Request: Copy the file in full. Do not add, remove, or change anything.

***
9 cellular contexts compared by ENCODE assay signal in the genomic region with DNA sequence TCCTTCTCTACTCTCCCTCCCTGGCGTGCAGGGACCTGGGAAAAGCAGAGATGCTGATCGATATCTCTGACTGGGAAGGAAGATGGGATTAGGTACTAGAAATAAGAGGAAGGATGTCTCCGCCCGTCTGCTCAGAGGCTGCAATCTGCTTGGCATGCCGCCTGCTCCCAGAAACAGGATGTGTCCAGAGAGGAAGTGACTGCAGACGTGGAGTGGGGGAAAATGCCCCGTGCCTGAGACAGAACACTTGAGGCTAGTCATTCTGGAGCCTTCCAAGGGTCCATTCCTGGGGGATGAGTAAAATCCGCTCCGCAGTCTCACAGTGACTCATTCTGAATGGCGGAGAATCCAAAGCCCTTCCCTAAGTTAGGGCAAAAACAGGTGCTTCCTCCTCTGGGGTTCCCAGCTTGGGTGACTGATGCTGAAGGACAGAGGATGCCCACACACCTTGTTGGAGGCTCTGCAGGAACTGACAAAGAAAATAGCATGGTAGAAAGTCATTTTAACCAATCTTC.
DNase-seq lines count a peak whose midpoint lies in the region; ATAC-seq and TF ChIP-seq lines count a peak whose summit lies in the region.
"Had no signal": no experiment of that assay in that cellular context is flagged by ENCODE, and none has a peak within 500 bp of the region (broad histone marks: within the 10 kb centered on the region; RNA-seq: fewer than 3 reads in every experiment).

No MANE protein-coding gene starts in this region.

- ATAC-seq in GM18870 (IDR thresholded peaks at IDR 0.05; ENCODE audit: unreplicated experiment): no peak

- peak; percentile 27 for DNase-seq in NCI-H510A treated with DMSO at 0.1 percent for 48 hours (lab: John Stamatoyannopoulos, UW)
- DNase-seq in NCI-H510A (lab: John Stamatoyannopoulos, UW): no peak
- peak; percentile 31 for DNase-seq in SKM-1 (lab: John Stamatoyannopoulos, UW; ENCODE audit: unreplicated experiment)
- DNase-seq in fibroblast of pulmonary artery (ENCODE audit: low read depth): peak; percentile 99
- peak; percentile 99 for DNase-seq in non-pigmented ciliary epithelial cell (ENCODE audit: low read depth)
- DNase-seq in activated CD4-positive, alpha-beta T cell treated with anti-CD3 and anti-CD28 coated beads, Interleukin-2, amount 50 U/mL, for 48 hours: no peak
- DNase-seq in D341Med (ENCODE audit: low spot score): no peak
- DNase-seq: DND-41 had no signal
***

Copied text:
9 cellular contexts compared by ENCODE assay signal in the genomic region with DNA sequence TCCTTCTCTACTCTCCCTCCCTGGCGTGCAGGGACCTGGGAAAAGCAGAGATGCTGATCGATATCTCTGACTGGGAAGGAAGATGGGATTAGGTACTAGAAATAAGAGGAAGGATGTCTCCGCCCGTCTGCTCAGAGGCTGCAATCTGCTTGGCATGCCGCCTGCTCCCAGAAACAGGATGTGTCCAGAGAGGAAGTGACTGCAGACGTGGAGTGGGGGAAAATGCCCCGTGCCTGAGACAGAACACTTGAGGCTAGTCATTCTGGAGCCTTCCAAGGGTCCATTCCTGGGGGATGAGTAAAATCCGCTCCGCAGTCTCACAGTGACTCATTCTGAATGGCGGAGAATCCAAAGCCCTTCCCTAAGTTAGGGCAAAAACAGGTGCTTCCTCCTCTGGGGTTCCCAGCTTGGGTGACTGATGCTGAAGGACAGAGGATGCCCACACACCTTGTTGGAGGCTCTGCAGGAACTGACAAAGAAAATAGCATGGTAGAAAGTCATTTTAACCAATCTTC.
DNase-seq lines count a peak whose midpoint lies in the region; ATAC-seq and TF ChIP-seq lines count a peak whose summit lies in the region.
"Had no signal": no experiment of that assay in that cellular context is flagged by ENCODE, and none has a peak within 500 bp of the region (broad histone marks: within the 10 kb centered on the region; RNA-seq: fewer than 3 reads in every experiment).

No MANE protein-coding gene starts in this region.

- ATAC-seq in GM18870 (IDR thresholded peaks at IDR 0.05; ENCODE audit: unreplicated experiment): no peak

- peak; percentile 27 for DNase-seq in NCI-H510A treated with DMSO at 0.1 percent for 48 hours (lab: John Stamatoyannopoulos, UW)
- DNase-seq in NCI-H510A (lab: John Stamatoyannopoulos, UW): no peak
- peak; percentile 31 for DNase-seq in SKM-1 (lab: John Stamatoyannopoulos, UW; ENCODE audit: unreplicated experiment)
- DNase-seq in fibroblast of pulmonary artery (ENCODE audit: low read depth): peak; percentile 99
- peak; percentile 99 for DNase-seq in non-pigmented ciliary epithelial cell (ENCODE audit: low read depth)
- DNase-seq in activated CD4-positive, alpha-beta T cell treated with anti-CD3 and anti-CD28 coated beads, Interleukin-2, amount 50 U/mL, for 48 hours: no peak
- DNase-seq in D341Med (ENCODE audit: low spot score): no peak
- DNase-seq: DND-41 had no signal